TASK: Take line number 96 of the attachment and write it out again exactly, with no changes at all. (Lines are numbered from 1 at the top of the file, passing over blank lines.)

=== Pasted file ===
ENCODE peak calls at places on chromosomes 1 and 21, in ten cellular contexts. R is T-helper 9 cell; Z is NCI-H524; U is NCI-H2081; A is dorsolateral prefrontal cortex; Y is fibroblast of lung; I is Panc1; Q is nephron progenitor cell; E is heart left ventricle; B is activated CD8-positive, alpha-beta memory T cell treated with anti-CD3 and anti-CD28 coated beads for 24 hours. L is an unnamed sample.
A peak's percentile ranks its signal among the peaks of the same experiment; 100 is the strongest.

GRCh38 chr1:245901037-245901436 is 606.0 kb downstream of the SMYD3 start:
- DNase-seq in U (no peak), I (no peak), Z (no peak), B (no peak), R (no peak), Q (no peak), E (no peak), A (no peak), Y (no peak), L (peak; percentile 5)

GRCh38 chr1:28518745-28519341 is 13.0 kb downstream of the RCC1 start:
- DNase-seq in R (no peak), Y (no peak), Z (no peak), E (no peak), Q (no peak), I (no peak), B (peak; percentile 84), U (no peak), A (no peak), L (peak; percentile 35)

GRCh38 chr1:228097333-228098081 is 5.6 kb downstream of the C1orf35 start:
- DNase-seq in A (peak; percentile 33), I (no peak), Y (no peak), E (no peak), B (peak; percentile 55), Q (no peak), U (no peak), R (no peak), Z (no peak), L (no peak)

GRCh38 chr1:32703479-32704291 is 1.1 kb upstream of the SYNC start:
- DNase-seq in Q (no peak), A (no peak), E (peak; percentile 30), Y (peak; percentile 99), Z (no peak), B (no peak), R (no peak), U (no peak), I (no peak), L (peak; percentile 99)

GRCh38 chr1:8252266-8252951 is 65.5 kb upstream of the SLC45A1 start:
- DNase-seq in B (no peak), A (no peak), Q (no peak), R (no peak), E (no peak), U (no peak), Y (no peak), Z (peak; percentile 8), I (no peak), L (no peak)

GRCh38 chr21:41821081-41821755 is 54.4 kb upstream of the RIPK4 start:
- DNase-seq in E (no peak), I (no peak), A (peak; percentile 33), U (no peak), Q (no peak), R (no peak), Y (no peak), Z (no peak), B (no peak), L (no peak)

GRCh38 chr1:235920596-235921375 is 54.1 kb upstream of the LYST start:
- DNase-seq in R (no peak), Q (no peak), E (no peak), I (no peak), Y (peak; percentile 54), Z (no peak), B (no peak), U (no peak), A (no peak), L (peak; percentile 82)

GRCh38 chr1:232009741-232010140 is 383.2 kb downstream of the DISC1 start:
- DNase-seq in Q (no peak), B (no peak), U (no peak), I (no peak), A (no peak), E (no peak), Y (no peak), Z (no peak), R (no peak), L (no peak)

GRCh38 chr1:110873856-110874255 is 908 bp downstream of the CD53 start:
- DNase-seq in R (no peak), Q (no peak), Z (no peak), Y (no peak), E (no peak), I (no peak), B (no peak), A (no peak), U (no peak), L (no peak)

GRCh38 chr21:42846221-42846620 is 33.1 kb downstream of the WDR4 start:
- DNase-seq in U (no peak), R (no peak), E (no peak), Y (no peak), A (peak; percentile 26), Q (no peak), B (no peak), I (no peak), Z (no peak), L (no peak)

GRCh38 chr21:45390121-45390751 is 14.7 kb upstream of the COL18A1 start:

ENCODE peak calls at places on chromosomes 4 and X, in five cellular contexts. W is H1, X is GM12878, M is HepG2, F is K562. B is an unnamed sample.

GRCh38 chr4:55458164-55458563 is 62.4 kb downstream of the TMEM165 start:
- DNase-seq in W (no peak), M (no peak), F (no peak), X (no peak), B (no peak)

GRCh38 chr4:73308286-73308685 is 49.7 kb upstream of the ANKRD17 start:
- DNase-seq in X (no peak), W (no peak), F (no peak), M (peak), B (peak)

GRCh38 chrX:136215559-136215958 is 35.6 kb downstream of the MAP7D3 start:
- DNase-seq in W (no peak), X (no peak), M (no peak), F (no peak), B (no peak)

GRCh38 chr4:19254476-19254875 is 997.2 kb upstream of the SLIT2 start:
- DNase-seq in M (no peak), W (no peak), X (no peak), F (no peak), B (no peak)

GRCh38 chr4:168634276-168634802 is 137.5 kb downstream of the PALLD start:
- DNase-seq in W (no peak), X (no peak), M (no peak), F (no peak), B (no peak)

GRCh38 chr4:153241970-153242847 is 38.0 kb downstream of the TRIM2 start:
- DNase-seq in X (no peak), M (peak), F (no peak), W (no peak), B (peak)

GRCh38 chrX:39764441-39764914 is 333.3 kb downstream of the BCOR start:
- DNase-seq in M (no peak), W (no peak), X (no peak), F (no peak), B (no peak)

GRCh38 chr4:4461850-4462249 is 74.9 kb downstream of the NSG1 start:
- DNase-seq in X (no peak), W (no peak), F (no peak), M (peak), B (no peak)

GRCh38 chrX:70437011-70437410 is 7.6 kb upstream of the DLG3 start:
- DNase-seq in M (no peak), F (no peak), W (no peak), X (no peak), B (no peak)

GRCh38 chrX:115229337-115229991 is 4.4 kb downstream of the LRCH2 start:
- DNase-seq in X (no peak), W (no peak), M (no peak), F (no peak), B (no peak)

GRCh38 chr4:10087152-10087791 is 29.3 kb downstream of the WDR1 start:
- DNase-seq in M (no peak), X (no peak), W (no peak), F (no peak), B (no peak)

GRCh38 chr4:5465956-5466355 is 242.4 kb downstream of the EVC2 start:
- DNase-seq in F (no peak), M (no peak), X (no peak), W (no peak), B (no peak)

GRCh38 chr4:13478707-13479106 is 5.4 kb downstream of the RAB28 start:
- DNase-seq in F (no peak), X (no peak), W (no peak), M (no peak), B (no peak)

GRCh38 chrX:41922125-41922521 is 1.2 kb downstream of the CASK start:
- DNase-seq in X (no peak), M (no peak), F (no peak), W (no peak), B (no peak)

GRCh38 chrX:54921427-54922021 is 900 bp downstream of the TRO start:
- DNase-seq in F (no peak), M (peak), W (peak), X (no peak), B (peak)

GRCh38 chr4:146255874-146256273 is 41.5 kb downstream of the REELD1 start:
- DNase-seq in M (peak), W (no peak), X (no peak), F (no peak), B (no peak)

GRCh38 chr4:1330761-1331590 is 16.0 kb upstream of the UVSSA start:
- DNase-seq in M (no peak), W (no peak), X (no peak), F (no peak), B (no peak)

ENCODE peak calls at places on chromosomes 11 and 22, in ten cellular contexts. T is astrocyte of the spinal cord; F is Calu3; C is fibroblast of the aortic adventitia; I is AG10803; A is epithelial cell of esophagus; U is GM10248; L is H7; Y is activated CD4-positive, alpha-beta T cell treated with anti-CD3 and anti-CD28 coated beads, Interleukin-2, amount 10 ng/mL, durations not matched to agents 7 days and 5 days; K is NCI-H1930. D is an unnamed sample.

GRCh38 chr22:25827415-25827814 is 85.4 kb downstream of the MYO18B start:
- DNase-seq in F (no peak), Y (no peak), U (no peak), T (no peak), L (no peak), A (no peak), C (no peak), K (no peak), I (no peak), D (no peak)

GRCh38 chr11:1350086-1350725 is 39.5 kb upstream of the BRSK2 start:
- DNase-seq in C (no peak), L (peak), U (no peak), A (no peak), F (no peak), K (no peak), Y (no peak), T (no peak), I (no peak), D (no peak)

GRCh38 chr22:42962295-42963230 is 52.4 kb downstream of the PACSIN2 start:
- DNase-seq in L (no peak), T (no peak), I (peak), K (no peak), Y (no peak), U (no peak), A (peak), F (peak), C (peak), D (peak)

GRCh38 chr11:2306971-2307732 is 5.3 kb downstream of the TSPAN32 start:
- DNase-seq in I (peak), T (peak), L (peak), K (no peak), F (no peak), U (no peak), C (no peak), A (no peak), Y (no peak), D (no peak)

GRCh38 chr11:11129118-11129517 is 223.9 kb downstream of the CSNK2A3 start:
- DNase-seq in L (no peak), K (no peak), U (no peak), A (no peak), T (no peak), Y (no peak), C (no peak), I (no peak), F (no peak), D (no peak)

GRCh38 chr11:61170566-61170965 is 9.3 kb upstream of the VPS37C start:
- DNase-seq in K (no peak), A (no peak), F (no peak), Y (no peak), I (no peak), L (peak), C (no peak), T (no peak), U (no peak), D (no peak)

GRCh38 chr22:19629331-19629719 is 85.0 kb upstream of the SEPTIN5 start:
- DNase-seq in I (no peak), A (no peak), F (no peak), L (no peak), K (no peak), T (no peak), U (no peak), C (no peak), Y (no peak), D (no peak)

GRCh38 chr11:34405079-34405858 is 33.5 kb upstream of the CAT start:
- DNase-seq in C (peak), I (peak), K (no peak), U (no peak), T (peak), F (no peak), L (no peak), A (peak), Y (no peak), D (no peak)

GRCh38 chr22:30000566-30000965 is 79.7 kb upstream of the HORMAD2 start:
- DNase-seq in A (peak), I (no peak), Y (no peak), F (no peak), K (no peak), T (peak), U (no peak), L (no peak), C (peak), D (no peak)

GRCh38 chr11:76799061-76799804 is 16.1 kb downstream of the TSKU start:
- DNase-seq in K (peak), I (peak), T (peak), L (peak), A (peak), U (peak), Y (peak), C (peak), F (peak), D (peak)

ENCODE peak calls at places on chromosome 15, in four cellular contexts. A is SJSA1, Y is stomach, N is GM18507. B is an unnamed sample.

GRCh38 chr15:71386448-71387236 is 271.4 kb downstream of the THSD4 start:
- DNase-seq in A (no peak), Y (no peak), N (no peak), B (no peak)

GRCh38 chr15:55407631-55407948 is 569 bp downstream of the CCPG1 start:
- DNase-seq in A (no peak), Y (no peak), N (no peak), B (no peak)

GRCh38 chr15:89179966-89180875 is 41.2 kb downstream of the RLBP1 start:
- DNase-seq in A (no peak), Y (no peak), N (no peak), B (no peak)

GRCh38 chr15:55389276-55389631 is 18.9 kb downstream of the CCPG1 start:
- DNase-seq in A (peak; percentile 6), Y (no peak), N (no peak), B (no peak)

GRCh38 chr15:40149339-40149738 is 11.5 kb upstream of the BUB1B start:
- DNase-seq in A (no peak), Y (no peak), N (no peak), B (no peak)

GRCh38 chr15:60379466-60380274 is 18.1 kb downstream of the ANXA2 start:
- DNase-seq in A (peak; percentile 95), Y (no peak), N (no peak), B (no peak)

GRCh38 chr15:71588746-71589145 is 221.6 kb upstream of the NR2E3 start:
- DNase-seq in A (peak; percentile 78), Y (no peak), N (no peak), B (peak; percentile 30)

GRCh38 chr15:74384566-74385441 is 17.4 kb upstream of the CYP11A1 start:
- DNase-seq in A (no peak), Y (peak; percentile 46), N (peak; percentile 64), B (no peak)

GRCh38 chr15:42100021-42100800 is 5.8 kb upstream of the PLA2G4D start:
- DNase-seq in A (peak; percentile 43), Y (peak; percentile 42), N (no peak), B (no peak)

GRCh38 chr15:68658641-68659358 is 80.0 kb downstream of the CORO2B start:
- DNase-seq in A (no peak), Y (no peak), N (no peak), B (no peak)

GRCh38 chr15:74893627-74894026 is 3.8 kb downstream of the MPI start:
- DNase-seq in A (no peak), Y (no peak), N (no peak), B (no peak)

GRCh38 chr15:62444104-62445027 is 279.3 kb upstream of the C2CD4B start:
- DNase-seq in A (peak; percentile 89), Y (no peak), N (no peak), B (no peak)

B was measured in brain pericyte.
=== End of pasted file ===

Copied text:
- DNase-seq in A (no peak), Y (peak; percentile 46), N (peak; percentile 64), B (no peak)